Urban Meyer Cements His Place Among Coaching’s Best

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Urban Meyer

Urban Meyer was in an elite class of college football coaches prior to Ohio State’s 42-35 defeat of Alabama in Thursday’s Sugar Bowl.

With national championships in 2006 and 2008, Meyer is one of only two active head coaches with multiple titles. But by beating the other such coach, Nick Saban, Meyer dispelled the one myth that may have prevented him from getting his due as one of the game’s all-time greats.

To find a more conspiracy theory-minded bunch than college football fans, one would have to tune into Alex Jones — and I wouldn’t recommend anyone do that.

One of the more popular conspiracy theories of the last half-decade is when Urban Meyer suddenly retired in Dec. 2009, only to un-retire then re-retire after the 2010 season, it was because of Saban’s arrival at Alabama.

See, the coach who led Utah to a perfect record in 2004, then claimed two national championships at Florida, was simply too yella to match wits with Saban, a sideline general whose face will surely be etched on college football’s Mount Rushmore.

And it wasn’t just Paul Finebaum Show callers, message board posters or Larry Culpepper perpetuating this myth. Here’s the introduction to Kevin Scarbinsky’s column on AL.com, just after the College Football Playoff committee announced Alabama vs. Ohio State for its Sugar Bowl semifinal:

The last two times they met, Nick Saban made Urban Meyer quit.

Literally.

Ouch. And to provide further context, the kicker paragraph drives home that no, this isn’t tongue-in-cheek:

We know what kind of coach Meyer is, too. He’s a very good one who wins everywhere he goes. He just wins a little more when he doesn’t have to contend with Saban.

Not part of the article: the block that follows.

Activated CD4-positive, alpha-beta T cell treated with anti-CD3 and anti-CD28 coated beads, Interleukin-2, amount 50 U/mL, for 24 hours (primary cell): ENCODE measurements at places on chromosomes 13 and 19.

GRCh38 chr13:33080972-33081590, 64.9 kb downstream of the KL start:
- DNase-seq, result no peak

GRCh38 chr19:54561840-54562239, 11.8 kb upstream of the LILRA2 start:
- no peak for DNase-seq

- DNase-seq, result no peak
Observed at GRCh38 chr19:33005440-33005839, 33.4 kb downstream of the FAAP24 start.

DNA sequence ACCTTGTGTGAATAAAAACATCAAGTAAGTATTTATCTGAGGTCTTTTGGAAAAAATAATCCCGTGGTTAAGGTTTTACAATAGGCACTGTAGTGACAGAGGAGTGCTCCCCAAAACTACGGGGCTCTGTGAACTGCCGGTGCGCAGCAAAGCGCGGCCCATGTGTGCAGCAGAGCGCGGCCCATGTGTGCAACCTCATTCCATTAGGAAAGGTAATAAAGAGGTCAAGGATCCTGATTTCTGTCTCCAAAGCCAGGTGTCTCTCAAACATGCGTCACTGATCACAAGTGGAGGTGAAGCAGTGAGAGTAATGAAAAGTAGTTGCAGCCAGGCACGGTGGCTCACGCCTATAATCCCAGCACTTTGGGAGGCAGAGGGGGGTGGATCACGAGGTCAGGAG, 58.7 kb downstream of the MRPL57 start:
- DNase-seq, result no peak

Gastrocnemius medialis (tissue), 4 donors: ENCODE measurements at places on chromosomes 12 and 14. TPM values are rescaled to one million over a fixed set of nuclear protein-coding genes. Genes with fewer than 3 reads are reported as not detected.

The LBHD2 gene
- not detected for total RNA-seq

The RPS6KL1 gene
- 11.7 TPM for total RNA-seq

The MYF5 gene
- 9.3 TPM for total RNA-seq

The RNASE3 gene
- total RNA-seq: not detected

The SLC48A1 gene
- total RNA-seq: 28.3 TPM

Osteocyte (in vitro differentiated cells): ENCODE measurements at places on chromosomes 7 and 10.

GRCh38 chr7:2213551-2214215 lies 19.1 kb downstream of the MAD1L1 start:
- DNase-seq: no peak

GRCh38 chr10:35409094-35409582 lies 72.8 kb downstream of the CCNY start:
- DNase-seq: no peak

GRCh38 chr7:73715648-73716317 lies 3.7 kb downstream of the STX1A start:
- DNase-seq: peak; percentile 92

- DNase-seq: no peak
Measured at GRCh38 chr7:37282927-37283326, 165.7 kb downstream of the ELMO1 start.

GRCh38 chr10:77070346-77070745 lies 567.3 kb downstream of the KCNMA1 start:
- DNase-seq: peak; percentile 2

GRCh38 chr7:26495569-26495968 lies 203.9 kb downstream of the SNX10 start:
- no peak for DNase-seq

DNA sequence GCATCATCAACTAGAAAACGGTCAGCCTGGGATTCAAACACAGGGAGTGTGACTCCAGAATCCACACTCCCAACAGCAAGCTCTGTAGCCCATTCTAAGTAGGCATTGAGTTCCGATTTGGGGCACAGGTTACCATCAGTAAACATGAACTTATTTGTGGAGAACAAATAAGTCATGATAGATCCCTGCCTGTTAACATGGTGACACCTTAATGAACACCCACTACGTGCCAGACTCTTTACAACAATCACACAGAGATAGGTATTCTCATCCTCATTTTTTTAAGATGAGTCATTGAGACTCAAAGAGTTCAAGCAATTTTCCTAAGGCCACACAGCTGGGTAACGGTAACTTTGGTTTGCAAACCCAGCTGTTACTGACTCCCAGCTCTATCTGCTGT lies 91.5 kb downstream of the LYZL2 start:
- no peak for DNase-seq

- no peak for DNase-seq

So despite winning big at Bowling Green and Utah, winning even bigger at Florida, and going 24-0 in his first 24 games at Ohio State, Nick Saban remained Urban Meyer’s white whale.

Well, no need to call me Ishmael, because this story is no Moby Dick.

Urban Meyer harpooned his white whale Thursday night, leaving no room for excuses. This was no “consolation game,” the significance of which Saban can downplay later.

This was a semifinal in the first postseason wherein an SEC championship didn’t function as a FastPass into the title game.

Faced with having to play its way in, Alabama gave up 42 points and 537 yards to an offense with a third-string quarterback behind center.

Now, make no mistake: Cardale Jones has future star written all over him. He’s reminiscent of Cam Newton in that he’s built like a defensive end, yet has the agility of a much smaller player.

It’s not as if Ohio State’s offense was left in the hands of a walk-on when J.T. Barrett went down.

Still, Jones’ impressive play in each of his first two career starts just goes to further solidify Urban Meyer’s quarterback coaching credentials.

Alex Smith developed into a No. 1 NFL draft pick under Meyer’s leadership, Tim Tebow won a Heisman Trophy and both Braxton Miller and J.T. Barrett were tabbed as contenders for the award at different points in 2014.

It’s early to add Cardale Jones to that list, but the youngster’s career is certainly off to a strong start.

Of course, it certainly didn’t hurt Jones that running back Ezekiel Elliott, carrying behind a dominant line, punished the once vaunted Alabama defense for 230 yards.

Elliott’s performance was a mix of the old and new: A Big Ten flourishing with an aggressive, ground-and-pound run game but doing so out of a high-tempo, spread set.

Meyer thrived with the same style at Florida, and at Ohio State, he’s taking it to another level.

With a win over Oregon on Jan. 12, Urban Meyer would join Bud Wilkinson, Barry Switzer, John McKay and Frank Leahy in an even more exclusive coaching club. He’d still be one championship behind Nick Saban, but he’s already proven once now that he’s unafraid to go right at the Alabama legend.